New Exhibit On Reconstruction, Jim Crow Features Local Artifacts, Stories
The Atlanta History Center welcomed more than 3,000 visitors Monday for Martin Luther King Jr. Day, museum officials said.
But this year, the holiday coincided with the opening of a new exhibit, “Black Citizenship in the Age of Jim Crow,” that continues through June 30.
The exhibit on Reconstruction and the subsequent era of Jim Crow rule in the American South was created by the New York Historical Society in collaboration with the National Museum of African American History and Culture and has been expanded with local artifacts, photographs and stories.
The Atlanta History Center's Dr. Calinda Lee, curator of the portions of the exhibit dedicated to local history, said opening on the weekend of Martin Luther King Jr. Day was no coincidence.
“We are hoping what will come out of reflecting during the King holiday about this past is that people will understand the ways that their neighbors lived and develop some empathy for those things and the underpinnings that have created the society that they live in now,” Lee said. “That they may be inspired to continue the work and march on and because the work is not done.”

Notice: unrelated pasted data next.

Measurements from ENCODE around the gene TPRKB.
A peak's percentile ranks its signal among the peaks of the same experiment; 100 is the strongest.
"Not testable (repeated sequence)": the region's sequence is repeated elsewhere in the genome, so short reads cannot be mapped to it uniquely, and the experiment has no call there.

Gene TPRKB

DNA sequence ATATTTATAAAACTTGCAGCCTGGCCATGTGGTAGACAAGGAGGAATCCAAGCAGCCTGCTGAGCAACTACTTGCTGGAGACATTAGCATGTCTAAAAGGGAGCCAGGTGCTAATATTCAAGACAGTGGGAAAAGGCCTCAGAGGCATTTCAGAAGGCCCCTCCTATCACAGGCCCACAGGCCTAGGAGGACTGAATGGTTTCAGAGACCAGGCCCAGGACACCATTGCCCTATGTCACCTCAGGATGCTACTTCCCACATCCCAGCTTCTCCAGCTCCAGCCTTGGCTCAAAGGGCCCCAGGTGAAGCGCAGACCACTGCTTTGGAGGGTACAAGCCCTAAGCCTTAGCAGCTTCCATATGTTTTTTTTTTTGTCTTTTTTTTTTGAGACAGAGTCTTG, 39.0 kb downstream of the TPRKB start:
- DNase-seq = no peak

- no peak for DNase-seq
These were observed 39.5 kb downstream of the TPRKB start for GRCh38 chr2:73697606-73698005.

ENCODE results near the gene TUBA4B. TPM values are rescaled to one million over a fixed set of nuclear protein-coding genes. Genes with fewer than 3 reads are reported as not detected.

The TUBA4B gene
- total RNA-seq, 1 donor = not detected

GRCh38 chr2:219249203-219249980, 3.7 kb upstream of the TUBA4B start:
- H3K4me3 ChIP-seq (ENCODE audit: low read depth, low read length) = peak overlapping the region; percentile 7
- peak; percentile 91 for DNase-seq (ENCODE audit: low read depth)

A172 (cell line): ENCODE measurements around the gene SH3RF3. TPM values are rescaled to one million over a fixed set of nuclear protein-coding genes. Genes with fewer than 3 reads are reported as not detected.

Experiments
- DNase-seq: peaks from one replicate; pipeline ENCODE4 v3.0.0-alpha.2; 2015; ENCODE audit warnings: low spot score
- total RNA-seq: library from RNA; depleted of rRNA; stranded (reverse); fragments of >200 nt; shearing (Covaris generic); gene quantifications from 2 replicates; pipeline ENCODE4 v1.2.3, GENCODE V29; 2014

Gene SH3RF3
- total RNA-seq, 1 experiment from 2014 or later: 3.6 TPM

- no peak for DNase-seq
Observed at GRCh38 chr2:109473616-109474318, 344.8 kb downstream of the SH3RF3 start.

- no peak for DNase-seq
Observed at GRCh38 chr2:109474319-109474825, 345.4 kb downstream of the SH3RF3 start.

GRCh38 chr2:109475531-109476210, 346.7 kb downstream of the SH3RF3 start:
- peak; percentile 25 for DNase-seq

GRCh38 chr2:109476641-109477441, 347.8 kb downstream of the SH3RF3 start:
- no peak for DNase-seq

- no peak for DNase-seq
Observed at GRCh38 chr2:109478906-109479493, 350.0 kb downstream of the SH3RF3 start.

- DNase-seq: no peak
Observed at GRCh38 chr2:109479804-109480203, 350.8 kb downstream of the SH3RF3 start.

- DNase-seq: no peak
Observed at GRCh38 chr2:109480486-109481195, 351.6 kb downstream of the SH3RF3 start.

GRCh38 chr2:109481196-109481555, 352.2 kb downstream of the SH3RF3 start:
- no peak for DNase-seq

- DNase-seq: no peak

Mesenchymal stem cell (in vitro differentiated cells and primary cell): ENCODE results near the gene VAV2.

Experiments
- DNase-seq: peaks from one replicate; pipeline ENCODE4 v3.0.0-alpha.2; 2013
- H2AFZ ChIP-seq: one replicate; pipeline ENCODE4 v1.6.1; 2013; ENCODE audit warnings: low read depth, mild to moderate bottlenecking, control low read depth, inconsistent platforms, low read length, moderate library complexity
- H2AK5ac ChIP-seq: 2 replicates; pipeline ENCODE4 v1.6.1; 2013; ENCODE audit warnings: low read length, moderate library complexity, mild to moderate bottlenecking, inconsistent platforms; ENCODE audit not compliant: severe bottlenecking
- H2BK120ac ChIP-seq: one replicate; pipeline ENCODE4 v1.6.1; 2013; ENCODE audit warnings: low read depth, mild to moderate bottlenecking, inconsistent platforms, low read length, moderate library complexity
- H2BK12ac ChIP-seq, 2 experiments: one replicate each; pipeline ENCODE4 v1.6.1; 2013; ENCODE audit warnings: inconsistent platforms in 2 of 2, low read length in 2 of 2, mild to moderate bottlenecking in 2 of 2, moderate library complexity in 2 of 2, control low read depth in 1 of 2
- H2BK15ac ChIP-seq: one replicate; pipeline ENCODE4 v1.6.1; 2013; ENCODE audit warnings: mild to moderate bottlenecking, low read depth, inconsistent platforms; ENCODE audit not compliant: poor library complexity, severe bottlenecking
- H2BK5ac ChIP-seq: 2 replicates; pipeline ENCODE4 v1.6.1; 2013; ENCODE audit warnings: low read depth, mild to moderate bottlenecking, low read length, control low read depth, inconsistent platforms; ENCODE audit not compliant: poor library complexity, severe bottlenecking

The Atlanta History Center borrowed major works from Atlanta and Georgia institutional collections to enhance “Black Citizenship,” including Hale Aspacio Woodruff paintings “Morehouse College (Sale, Graves, and Robert Halls)” and “By Parties Unknown” from the The High Museum of Art.
Other parts of the exhibit include journalist and activist Ida B. Wells’ pamphlet "Southern Horrors," which covered hundreds of unreported lynchings in the American South, and World War I toy soldier diorama featuring African American troops from the 369th Infantry Regiment.
A longer conversation on the legacy of Reconstruction and the exhibit “Black Citizenship in the Age of Jim Crow” with panelists Dr. Calinda Lee and Georgia State University professor of African American Studies Dr. Maurice Hobsoncan be found on Monday’s episode of Political Rewind with Bill Nigut.